CFTC stands by price manipulation allegations against Nomura trader
Several months after John Patrick Gorman III, U.S. dollar swaps trader and managing director of Nomura, secured a reconsideration of his case, the Commodity Futures Trading Commission (CFTC) has filed its opposition to his motion to dismiss.
According to the CFTC, this is a textbook case of fraud and manipulation in the financial markets. The regulator argues that John Gorman knowingly engaged in a scheme to manipulate a U.S.-based market and hid the truth of his actions from his transaction counterparty.
When confronted with his wrongdoing by the CFTC, Gorman lied, telling the CFTC under oath that he had, as requested, preserved certain relevant communications, when in fact he had deleted them. Gorman also lied to the CFTC under oath, stating that he used WhatsApp to communicate with work colleagues only socially, when in fact he engaged in conversations on WhatsApp not just about business transactions, but even about the very transaction at issue in this case.
The CFTC says that his arguments to confuse these clear facts are of no merit, and, for all the reasons outlined in the Court’s prior decision on these issues, and the Court should reject Gorman’s motion.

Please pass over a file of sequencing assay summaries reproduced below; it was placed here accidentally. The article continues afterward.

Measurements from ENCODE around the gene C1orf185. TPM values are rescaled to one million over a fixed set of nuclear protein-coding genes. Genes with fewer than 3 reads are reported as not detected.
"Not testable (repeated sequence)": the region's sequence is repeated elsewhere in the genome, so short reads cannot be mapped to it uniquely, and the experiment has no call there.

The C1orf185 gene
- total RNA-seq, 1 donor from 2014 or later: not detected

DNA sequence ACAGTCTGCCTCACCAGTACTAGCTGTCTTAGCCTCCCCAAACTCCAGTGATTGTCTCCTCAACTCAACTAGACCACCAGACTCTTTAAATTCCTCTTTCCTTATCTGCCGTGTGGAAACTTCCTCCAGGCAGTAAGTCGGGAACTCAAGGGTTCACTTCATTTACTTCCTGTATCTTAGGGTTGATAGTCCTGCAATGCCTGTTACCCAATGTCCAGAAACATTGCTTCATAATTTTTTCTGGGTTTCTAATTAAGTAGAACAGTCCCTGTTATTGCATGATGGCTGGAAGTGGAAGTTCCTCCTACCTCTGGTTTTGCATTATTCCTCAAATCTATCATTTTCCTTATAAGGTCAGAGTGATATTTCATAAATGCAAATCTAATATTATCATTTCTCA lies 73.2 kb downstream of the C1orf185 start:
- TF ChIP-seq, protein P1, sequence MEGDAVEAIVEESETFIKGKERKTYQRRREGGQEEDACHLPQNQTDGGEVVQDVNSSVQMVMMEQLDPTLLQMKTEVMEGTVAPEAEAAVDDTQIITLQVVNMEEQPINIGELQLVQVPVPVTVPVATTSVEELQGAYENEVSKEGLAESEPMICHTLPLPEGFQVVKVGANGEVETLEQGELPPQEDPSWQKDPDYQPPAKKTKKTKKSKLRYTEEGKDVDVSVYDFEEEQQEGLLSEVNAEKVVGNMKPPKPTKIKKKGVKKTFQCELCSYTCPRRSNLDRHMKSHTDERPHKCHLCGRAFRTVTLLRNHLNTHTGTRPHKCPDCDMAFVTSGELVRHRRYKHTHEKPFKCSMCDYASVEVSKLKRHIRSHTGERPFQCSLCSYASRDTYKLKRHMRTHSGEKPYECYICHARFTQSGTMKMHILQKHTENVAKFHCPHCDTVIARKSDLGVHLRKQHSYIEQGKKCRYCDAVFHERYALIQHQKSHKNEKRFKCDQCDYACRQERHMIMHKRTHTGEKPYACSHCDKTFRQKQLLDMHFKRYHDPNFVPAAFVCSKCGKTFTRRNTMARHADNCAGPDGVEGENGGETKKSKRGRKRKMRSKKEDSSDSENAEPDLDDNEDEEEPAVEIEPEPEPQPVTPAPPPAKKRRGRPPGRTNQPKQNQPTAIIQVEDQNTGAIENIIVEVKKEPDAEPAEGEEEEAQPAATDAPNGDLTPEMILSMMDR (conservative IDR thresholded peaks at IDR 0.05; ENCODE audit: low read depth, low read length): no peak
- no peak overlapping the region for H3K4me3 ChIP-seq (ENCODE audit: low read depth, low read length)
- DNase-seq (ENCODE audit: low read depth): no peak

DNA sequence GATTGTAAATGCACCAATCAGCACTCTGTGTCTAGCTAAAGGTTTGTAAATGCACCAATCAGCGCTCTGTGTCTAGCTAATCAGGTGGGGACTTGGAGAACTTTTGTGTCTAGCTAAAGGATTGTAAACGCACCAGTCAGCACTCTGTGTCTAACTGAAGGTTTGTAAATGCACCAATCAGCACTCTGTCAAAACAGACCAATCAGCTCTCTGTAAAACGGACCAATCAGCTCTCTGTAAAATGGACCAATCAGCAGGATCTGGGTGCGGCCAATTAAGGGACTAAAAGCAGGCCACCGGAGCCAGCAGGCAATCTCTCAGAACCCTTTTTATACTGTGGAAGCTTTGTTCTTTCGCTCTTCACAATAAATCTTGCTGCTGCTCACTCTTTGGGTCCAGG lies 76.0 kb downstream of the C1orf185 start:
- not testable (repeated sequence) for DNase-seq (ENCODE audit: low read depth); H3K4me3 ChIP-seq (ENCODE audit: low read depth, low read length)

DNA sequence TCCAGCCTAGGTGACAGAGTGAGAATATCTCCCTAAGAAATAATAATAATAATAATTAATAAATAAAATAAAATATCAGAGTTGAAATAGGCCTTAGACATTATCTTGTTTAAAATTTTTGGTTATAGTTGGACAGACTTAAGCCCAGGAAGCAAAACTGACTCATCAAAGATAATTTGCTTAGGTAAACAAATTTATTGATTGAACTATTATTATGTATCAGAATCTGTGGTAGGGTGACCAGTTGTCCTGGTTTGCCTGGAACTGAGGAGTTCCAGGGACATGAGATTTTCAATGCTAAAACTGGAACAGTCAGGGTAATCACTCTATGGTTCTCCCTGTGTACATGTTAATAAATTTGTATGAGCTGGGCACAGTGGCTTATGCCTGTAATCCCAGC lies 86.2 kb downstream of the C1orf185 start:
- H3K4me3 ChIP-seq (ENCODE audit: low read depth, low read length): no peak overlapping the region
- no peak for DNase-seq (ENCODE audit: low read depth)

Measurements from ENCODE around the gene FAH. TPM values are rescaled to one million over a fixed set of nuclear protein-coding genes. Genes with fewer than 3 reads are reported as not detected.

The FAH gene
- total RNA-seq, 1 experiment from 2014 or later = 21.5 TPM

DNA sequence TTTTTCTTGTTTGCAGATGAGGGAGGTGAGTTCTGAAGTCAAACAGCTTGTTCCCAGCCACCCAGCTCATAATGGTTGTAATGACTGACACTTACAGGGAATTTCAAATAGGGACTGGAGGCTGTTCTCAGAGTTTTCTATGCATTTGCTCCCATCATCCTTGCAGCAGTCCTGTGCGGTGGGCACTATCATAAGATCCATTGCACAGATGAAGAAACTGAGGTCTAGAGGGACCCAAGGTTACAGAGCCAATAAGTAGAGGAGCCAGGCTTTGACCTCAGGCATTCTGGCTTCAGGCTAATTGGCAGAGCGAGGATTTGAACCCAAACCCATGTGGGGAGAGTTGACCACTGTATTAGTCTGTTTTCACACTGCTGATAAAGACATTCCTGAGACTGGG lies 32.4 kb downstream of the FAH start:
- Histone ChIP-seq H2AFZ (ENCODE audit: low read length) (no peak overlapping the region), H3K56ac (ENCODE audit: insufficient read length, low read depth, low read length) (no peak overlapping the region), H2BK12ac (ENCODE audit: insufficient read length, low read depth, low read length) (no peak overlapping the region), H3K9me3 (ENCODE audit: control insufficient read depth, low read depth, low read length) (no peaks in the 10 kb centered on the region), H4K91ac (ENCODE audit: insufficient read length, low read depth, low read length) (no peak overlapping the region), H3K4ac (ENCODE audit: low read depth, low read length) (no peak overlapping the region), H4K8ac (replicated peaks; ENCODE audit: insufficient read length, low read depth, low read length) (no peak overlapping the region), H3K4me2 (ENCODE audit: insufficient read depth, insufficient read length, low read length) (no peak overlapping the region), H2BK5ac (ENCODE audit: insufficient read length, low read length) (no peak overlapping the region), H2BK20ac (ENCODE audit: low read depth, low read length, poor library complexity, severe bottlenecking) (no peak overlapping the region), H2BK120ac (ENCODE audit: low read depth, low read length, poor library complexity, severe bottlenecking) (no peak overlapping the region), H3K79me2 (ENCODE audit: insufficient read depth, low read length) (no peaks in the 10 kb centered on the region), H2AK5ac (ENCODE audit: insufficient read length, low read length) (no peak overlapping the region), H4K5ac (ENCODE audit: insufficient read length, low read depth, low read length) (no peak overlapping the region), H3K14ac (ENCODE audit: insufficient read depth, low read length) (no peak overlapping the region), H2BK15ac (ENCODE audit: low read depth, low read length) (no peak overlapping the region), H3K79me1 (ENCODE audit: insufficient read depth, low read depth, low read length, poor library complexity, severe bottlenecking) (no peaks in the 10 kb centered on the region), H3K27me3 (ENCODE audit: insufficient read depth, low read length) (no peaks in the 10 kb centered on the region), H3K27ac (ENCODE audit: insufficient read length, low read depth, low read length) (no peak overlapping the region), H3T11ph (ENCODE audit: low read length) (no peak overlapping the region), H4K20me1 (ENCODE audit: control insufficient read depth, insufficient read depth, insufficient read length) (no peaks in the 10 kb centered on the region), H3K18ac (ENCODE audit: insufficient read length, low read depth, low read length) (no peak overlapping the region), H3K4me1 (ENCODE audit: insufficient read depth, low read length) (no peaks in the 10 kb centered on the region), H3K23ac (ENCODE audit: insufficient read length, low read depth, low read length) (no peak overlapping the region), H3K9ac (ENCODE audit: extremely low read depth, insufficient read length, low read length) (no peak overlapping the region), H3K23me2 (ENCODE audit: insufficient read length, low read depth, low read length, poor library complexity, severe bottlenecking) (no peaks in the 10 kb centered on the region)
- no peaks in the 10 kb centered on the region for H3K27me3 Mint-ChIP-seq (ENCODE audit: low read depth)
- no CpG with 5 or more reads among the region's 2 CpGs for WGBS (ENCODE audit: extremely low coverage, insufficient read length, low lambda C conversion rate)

Gorman, at the time a managing director and U.S. dollar swaps trader on the swaps desk for Nomura in Japan, engaged in a scheme to manipulate the price of U.S. dollar interest rate swap spreads published on a screen displaying prices from a swap execution facility broker firm (“SEF Broker Firm”) in the United States. Compl.
He is alleged to have engaged in this scheme to benefit the Bank in a separate interest rate swap transaction (the “Issuer Swap”) with a bond issuer (the “Issuer”), at the expense of the Issuer.
The Issuer Swap was priced on a pricing call, on February 3, 2015, using a specific screen that displayed prices from the SEF Broker Firm, including prices for U.S. dollar interest rate swap spreads with a ten-year maturity.
According to the CFTC complaint, Gorman knew that the Issuer Swap would be more profitable to the Bank if lower prices for Ten-Year Swap Spreads were displayed on the 19901 screen during the pricing of the Bond Issuance and Issuer Swap.
Although he almost never traded through U.S.-based brokers of the SEF Broker Firm, on February 3, 2015, Gorman arranged to trade through a broker who worked at the SEF Broker Firm’s U.S. office.
Gorman told another trader at the Bank in a text message from his personal cell phone that he did so to “move the screen the quickest”— i.e., to move down the price of Ten-Year Swap Spreads displayed on the19901 screen, which would make the Issuer Swap more valuable to the Bank, at the expense of the Issuer.
Gorman engaged with the head of the Bank’s swaps desk, by text messages on personal cell phones, before the pricing call. Gorman and the Desk Head discussed the fact that the market for Ten-Year Swap Spreads was rising and that there was a large amount of buying interest. They also discussed how far Gorman could move the 19901 screen down, given that market prices were rising.